Oakland Athletics: Which Arbitration-Eligible Players Are Worth Keeping?

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Aug 19, 2015; Oakland, CA, USA; Oakland Athletics starting pitcher Jesse Chavez (30) throws a pitch against the Los Angeles Dodgers during the second inning at O.co Coliseum. Mandatory Credit: Ed Szczepanski-USA TODAY Sports

Relief Pitchers

Jesse Chavez

2015 Salary: $2.2 million

Projected 2016 Salary: $4.7 million

You may have noticed that this 26-game starter was missing from the starting pitchers list, and this is because Chavez has a long-documented history of being a much more effective relief pitcher than starting pitcher. Pair this fact with the aforementioned already-crowded starting rotation, putting Chavez back in the ‘pen becomes an easy decision for the Athletics.

The model recommends a $2.5 million raise for Chavez, bumping him up to $4.7 million next year. A’s fans now know the true value of good relief pitching, and it is somewhere in the infinity dollar amount. The Athletics were willing to pay Tyler Clippard $8.3 million for his services in 2015, so the club should certainly jump on the opportunity to keep a pitcher that can deliver significantly more innings at around half the cost.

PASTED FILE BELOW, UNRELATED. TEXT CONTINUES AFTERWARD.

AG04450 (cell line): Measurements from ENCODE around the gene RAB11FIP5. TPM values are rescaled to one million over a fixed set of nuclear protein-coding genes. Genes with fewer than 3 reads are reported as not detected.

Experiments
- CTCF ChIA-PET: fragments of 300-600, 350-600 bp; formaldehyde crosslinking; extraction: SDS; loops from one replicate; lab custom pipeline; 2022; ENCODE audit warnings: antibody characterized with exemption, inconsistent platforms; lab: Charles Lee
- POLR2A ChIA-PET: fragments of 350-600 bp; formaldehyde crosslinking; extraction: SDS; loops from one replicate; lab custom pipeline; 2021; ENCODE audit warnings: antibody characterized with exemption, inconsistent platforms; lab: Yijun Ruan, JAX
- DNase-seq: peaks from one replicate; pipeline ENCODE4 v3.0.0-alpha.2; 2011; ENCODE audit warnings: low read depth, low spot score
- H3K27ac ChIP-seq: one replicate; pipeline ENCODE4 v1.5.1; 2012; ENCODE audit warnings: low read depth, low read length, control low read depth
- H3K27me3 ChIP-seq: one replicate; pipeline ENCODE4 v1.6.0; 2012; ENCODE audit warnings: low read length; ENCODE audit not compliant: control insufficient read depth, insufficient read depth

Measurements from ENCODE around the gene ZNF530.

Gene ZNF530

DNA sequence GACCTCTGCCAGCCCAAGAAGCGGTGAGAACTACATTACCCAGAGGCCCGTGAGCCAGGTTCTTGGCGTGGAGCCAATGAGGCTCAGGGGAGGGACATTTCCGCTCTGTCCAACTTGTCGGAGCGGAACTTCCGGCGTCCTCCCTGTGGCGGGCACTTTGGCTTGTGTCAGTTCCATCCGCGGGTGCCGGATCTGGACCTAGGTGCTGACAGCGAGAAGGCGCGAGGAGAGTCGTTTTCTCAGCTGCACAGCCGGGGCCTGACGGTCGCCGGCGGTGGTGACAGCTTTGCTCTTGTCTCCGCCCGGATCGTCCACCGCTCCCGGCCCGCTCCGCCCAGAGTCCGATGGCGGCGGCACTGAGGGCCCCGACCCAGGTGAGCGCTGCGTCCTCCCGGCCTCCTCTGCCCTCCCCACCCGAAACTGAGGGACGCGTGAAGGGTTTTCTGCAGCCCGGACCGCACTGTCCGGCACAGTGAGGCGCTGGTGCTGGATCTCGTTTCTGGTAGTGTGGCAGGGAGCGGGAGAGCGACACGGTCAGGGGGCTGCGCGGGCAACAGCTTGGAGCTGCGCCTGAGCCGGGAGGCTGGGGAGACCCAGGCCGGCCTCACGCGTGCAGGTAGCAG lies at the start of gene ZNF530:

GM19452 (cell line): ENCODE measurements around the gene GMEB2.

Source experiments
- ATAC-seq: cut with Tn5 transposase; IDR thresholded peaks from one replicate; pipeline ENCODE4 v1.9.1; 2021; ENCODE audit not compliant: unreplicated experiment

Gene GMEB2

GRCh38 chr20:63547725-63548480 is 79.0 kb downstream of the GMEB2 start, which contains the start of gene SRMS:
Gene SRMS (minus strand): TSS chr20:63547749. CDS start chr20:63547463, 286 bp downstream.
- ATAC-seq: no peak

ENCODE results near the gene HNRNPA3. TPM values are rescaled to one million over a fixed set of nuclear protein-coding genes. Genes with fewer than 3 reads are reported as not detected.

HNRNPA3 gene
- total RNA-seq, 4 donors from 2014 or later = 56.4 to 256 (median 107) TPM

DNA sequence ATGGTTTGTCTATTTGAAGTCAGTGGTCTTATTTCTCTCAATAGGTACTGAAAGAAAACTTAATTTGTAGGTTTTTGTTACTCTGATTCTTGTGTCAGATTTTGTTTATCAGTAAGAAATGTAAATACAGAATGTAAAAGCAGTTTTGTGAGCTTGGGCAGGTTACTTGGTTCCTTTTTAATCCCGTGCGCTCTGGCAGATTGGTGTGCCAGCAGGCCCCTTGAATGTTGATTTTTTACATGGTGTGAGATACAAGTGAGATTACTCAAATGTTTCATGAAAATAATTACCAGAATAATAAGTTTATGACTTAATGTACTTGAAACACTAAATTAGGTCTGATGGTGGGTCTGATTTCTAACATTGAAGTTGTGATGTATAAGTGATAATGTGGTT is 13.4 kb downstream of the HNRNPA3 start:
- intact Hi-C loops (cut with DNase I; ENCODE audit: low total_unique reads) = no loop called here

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Conclusion: Pay him, and don’t let him leave the bullpen.

Fernando Abad

2015 Salary: $1.1 million

Projected 2016 Salary: $1.5 million

If this article was being written one year ago, it would have prematurely argued that Abad should have been awarded any sum of money he wanted. After all, he was one of the most dominant relief pitchers in 2014. Posting a 1.57 ERA through 57.1 innings is not an easy accomplishment.

There were warning signs from 2014 that projected he would be less effective in 2015, though. The first is that his 3.25 FIP in 2014 was more than twice his ERA. This means that the A’s 2014 defense lifted the reliever’s performance frequently. The A’s defense deteriorated significantly in 2015, and it revealed what kind of pitcher Abad is when Jed Lowrie, Josh Donaldson, and Yoenis Cespedes aren’t playing defense on the left half of the field.

So is a struggling Abad worth $1.5 million? It may not sound like a lot of money, but it could account for a meaningful chunk of salary for a more effective player.

Other relief pitchers that were paid in the neighborhood of $1.5 million in 2015 include Kelvin Herrera and Tom Wilhelmsen. This salary range is also a neighborhood for some less notable relievers, but it does demonstrate that the A’s can use that money more wisely.

Conclusion: Release Abad, and put his salary towards a more reliable reliever.

Next: Part Three: Infielders